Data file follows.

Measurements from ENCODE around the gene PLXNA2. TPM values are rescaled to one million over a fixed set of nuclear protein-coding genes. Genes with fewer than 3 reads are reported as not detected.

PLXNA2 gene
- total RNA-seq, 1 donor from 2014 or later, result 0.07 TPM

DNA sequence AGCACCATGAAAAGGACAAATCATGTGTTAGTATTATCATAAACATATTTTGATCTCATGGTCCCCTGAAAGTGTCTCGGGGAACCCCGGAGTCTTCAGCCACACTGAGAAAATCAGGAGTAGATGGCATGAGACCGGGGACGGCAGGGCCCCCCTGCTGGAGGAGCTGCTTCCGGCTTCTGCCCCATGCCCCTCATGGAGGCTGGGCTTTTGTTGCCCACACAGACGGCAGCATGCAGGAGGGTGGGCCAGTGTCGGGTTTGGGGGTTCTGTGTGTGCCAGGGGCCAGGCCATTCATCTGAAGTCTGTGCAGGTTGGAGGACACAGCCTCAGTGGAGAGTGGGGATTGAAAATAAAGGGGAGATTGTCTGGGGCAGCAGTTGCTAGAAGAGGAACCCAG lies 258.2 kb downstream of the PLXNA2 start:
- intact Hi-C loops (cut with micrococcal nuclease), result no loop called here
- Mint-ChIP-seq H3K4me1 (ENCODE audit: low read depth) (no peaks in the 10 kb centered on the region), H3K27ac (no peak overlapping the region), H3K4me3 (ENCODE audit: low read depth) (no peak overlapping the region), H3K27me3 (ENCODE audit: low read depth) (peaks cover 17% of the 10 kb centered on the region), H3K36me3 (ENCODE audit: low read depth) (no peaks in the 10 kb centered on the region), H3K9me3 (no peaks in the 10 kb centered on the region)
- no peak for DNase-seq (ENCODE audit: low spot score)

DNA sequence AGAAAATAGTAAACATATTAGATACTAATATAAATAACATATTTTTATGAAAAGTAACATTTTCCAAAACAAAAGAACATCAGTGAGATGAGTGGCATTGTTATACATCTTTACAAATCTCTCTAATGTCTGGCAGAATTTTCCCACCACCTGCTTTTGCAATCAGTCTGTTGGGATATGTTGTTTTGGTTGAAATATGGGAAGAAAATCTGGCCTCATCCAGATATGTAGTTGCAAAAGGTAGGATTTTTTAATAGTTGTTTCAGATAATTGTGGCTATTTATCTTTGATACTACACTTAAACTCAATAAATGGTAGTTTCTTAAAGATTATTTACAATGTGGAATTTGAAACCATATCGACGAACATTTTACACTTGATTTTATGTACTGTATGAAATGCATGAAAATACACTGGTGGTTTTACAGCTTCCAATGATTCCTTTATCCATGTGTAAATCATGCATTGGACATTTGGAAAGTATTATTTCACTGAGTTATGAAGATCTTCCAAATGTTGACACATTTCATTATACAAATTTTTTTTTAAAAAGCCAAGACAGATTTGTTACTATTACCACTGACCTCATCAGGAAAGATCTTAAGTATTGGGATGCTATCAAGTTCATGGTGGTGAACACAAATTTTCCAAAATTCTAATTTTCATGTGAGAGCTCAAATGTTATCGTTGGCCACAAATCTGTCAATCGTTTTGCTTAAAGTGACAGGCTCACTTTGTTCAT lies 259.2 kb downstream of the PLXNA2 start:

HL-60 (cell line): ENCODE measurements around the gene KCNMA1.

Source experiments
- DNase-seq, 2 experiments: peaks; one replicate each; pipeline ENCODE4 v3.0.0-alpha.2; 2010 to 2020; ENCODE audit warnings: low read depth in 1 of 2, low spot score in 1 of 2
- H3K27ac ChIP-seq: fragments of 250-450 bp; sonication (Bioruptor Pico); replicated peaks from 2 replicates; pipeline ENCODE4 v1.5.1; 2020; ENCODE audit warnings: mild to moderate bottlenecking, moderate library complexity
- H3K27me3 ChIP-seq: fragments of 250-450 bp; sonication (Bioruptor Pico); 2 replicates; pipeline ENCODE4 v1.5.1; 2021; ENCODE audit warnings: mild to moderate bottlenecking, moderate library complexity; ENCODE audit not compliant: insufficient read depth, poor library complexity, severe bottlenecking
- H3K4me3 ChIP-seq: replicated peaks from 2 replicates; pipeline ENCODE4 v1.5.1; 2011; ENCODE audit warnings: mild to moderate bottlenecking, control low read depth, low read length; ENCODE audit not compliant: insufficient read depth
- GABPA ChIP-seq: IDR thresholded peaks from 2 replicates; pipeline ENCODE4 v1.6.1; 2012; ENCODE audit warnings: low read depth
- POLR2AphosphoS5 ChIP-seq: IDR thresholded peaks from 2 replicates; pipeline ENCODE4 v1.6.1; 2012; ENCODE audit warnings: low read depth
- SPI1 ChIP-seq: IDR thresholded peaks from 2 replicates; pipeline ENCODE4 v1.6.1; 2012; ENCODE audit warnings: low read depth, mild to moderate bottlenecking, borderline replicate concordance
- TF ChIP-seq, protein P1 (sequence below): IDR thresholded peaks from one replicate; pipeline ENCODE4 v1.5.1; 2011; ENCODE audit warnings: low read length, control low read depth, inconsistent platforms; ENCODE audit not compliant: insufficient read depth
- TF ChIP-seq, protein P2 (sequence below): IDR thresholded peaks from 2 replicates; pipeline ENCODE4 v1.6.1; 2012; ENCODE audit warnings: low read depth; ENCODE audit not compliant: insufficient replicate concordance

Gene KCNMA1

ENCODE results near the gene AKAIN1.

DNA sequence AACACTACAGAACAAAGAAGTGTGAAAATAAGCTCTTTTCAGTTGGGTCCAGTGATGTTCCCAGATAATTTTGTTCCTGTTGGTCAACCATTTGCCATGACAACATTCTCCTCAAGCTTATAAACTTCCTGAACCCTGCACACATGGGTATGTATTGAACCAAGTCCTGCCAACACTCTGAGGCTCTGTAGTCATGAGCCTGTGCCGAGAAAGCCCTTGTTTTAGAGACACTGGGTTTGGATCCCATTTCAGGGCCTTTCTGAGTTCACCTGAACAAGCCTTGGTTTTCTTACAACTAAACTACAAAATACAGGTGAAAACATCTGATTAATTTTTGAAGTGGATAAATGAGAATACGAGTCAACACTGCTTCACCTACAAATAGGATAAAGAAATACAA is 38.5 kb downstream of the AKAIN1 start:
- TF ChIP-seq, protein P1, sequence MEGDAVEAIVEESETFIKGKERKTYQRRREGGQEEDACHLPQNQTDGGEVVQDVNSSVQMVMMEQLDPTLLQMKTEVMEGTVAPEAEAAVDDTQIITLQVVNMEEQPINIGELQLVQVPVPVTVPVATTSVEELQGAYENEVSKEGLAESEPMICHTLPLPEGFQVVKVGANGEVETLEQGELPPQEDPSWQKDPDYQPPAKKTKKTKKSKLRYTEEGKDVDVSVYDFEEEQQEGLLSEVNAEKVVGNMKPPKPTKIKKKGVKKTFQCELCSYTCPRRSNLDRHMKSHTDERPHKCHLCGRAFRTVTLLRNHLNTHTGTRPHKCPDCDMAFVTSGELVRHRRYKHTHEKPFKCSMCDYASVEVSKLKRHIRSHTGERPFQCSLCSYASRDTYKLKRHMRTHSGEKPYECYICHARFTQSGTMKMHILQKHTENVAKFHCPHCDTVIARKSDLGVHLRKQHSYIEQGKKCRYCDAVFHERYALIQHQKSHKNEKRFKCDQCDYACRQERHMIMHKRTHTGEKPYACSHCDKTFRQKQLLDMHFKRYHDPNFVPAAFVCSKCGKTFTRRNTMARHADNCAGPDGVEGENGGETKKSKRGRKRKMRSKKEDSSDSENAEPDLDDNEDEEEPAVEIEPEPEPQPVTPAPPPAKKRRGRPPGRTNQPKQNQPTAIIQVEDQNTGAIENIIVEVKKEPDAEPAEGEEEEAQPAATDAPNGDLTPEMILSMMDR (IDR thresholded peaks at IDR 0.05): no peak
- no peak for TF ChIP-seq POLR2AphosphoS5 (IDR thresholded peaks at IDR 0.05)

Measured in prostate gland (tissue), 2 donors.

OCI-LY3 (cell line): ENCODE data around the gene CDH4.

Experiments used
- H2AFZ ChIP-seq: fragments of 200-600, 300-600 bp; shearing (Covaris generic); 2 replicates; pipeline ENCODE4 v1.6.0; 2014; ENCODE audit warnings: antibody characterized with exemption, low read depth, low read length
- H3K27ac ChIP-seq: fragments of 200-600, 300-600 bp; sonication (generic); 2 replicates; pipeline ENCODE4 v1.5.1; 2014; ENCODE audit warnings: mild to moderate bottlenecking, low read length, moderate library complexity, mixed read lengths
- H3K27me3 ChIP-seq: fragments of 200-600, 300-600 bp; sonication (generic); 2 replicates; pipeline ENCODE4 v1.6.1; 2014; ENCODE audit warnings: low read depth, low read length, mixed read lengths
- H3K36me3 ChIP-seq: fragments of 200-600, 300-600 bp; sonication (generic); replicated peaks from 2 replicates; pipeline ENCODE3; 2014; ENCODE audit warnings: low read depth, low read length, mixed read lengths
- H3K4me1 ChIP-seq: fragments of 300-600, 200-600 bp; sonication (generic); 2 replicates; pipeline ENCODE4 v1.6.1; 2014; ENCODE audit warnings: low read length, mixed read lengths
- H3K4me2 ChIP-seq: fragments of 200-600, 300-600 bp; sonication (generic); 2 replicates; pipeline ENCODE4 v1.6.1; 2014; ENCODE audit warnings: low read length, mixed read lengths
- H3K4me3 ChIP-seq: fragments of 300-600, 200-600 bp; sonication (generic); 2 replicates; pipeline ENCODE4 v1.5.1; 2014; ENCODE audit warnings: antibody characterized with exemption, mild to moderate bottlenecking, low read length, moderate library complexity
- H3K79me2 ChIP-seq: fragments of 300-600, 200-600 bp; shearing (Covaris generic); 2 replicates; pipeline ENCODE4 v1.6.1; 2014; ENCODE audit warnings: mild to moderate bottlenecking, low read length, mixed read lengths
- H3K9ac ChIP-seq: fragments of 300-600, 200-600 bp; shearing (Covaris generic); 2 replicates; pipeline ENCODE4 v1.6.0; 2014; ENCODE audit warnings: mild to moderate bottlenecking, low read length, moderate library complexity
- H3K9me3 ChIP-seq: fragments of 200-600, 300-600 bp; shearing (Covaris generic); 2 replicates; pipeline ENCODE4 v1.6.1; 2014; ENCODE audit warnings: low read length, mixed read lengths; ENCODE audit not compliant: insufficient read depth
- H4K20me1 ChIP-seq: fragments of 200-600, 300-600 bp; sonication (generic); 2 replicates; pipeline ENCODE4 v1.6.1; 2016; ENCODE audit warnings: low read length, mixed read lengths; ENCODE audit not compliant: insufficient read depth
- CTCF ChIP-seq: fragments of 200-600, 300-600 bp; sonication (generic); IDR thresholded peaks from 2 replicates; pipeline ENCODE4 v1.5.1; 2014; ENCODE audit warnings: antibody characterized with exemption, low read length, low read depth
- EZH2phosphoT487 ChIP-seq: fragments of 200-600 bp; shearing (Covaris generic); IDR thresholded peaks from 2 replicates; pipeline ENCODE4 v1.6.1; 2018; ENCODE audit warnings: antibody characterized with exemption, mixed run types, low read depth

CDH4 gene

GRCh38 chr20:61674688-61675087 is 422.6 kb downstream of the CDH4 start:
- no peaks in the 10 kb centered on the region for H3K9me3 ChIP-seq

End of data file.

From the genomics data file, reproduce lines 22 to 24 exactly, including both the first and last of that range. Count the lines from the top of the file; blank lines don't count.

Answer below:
DNA sequence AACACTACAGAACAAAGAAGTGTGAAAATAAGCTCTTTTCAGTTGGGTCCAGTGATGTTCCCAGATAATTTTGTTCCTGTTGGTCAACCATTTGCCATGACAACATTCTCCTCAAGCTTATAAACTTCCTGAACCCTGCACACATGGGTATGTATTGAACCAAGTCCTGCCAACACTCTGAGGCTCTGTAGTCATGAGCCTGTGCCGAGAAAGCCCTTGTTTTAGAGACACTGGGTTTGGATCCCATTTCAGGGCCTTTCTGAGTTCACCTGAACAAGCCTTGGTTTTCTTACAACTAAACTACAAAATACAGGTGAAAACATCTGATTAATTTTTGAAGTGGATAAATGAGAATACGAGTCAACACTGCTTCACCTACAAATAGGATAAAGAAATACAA is 38.5 kb downstream of the AKAIN1 start:
- TF ChIP-seq, protein P1, sequence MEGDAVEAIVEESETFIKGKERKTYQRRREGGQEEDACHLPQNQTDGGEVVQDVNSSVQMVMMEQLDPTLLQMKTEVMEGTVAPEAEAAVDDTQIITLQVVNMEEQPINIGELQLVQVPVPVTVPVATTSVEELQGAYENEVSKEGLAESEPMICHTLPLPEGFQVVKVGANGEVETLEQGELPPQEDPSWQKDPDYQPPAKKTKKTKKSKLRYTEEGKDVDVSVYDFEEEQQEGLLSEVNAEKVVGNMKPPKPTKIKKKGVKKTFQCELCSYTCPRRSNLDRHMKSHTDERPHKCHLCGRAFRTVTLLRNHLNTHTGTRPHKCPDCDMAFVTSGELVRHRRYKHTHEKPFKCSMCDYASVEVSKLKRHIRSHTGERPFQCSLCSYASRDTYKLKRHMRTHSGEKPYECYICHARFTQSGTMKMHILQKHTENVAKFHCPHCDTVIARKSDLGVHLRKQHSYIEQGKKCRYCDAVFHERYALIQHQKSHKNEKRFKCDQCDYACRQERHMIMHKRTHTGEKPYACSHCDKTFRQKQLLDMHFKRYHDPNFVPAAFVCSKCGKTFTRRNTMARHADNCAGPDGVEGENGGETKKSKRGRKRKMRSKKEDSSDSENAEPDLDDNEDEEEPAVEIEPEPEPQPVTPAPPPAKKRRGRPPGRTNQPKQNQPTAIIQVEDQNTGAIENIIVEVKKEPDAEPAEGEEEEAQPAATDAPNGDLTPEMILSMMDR (IDR thresholded peaks at IDR 0.05): no peak
- no peak for TF ChIP-seq POLR2AphosphoS5 (IDR thresholded peaks at IDR 0.05)